Don’t try and do everything yourself - collaborate!
As I have mentioned before nearly every song you hear on the radio is a collaboration, so don’t feel like a failure to call others in to help you. Humans work well when we work together!
It’s more about building a complete set of skills from a group of people, where each person’s skill gaps are complemented by another. We all see the world from a different perspective because of our own life experiences, and this makes for a healthy collaboration.
So what else makes a good collaboration?
I have experienced all kinds of collaborations, from two people to a collaboration with five of us trying to write a song. In general I would suggest that smaller groups work better, simply because there is less variety of opinions which could sometimes cause the idea for the song to become unclear or unfocused. If it’s a bigger group, then perhaps the roles could be made clear at the start. Who is lyric writing, who is thinking about melodies or music ideas.
One essential thing to get clear at the start is songwriting cuts - generally it’s an even split between all the people in the room. So four people, 25% each. You do not want to be getting into these discussions afterwards, especially if someone has a different idea! Those kind of things can break a collaboration.
Another important factor is - you really need to get on with the people you collaborate with, I mean actually like them as people! In any relationship, poor understanding of each other, or poor communication will not give the best results. So if you can, really spend time getting to know the people you are collaborating with. I appreciate this is not always possible if it’s a single day and you’ve got tight deadlines. Maybe you are writing for an artist you don’t know well. Time getting to know each other is always time worth spending. You are more likely to be in tune with song ideas and concepts, which will lead to faster and more harmonious work. I believe that the strength of the collaboration relationships will be reflected in the strength of the song.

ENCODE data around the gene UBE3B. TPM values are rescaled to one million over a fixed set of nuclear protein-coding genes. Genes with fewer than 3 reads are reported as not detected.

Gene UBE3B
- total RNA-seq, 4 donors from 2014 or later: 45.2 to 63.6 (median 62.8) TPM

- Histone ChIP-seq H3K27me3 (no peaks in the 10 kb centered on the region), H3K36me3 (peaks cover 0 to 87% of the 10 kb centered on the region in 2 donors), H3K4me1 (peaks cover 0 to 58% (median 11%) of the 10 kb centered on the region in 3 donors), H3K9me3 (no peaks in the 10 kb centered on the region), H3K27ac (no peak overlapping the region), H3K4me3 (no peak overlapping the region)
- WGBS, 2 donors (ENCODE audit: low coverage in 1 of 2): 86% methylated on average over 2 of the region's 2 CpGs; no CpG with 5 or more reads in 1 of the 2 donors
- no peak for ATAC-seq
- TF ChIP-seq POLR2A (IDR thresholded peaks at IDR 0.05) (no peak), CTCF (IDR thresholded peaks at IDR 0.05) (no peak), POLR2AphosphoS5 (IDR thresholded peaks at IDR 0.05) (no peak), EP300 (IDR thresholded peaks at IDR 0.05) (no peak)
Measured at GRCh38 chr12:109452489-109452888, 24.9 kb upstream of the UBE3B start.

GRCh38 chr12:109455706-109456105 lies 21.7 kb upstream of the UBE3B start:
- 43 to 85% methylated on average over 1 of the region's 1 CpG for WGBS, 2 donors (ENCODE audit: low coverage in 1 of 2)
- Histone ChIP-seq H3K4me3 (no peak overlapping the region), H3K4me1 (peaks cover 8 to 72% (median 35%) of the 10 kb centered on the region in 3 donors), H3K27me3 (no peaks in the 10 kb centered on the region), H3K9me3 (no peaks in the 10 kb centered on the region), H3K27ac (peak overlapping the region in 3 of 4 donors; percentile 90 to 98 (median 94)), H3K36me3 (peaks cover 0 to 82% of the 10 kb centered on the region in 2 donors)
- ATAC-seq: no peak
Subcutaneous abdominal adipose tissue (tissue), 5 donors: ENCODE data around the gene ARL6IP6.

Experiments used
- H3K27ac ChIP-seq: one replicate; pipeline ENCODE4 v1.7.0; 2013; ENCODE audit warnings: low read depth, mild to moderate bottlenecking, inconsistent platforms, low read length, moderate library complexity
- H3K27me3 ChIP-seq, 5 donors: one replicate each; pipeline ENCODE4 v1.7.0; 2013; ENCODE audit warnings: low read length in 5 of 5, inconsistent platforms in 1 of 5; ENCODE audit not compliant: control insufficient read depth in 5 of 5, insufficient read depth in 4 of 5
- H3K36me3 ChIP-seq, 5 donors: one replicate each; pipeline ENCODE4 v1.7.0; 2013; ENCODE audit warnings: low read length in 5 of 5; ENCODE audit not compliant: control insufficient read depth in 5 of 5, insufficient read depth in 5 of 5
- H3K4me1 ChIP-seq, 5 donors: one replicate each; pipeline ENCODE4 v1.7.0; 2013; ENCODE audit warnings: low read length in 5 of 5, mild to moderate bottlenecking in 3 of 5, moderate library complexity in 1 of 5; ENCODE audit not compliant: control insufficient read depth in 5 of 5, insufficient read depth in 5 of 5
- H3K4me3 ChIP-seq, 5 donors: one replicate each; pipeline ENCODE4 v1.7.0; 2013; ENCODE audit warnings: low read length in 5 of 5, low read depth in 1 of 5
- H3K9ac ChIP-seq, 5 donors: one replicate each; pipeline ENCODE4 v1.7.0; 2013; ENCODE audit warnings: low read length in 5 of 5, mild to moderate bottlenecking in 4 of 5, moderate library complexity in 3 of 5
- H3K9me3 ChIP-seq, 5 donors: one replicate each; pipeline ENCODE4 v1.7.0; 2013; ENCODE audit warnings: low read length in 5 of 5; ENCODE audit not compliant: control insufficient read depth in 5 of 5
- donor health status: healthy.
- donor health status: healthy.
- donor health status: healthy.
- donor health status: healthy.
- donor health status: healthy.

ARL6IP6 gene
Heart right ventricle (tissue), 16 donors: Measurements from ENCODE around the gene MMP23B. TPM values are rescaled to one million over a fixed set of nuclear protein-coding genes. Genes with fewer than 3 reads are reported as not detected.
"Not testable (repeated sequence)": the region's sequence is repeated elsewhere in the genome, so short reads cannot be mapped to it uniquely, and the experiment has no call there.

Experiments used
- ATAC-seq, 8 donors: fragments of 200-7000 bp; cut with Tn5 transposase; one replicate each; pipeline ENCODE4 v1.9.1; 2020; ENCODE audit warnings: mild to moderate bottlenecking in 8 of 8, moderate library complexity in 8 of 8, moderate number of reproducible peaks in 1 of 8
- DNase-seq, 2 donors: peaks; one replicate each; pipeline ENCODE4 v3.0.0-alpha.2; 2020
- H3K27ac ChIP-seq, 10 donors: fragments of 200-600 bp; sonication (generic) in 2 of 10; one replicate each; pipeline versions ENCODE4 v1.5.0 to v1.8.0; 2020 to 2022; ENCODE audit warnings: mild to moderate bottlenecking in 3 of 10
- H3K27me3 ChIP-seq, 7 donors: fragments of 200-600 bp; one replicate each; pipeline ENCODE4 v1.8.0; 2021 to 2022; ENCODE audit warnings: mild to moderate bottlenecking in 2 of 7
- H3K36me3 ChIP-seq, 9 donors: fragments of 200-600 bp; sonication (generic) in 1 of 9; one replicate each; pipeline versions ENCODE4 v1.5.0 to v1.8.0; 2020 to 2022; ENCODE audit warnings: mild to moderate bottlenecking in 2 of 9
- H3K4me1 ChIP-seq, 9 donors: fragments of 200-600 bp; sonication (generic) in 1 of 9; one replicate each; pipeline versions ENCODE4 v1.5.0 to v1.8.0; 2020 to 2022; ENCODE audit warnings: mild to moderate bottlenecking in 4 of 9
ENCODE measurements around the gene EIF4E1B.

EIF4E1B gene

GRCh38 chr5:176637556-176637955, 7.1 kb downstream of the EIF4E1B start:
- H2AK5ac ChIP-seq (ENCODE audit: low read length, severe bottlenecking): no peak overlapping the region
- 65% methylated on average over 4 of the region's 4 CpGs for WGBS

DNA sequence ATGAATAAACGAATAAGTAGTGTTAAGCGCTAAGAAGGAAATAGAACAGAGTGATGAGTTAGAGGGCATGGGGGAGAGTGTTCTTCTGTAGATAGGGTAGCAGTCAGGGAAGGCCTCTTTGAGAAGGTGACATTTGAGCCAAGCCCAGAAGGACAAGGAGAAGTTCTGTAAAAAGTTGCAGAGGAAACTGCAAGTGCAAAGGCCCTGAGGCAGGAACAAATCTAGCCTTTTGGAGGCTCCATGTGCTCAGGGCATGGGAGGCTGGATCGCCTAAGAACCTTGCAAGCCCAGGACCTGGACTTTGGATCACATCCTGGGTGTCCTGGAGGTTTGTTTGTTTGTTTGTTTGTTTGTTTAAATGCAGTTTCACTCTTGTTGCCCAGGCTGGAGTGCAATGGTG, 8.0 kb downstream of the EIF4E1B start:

No matter how difficult or hard a collaboration was, a golden rule is to never diss any of your collaborators to other people. Maybe it was a bad day, you didn’t connect or something else. Learn from the experience and move on gracefully.
If this does unfortunately happen to you, don’t take the exact same idea or lyric lines you dreamed up together and use them somewhere else just because that collaboration didn’t work out. Move on, and start afresh.
Be kind - offer to make drinks, offer food etc
Listen to what people say, don’t interrupt
Be nice humans and play nicely!
If you really like an idea someone is working with, tell them! It’s encouraging.
If you really don’t like an idea someone is working with, also tell them you are not sure about that, BUT offer another suggestion. Believe me there is nothing more demotivating than being told your idea sucks, but the person criticising has nothing better to offer - not helpful!
Don’t be scared to share ideas, or random thoughts. It might not be the best idea, but it could spark an even greater idea in someone else.
Songwriting is weird, because often you get into a room with people you do not know well, and start sharing very intimate and emotional sensitive stuff very quickly. That does not usually happen in everyday life.
Just to break up your read, here is a link to some professional songwriters talking about collaboration. One describes it as the “Best therapy they never paid for”:
So how do you go about finding these amazing collaborators to work with. In a later blog I will be talking more about the power of your network of connections and the benefits of connecting locally. In the meantime, I suggest you search for local songwriter circles and network groups and just go along and see who is there, and just make some new friends. Songwriting collaborations should naturally flow from these friendships.
If your collaborations go well, then be generous, and tell other people how great the person was to write with.
Next time: Is it possible to make a living from music?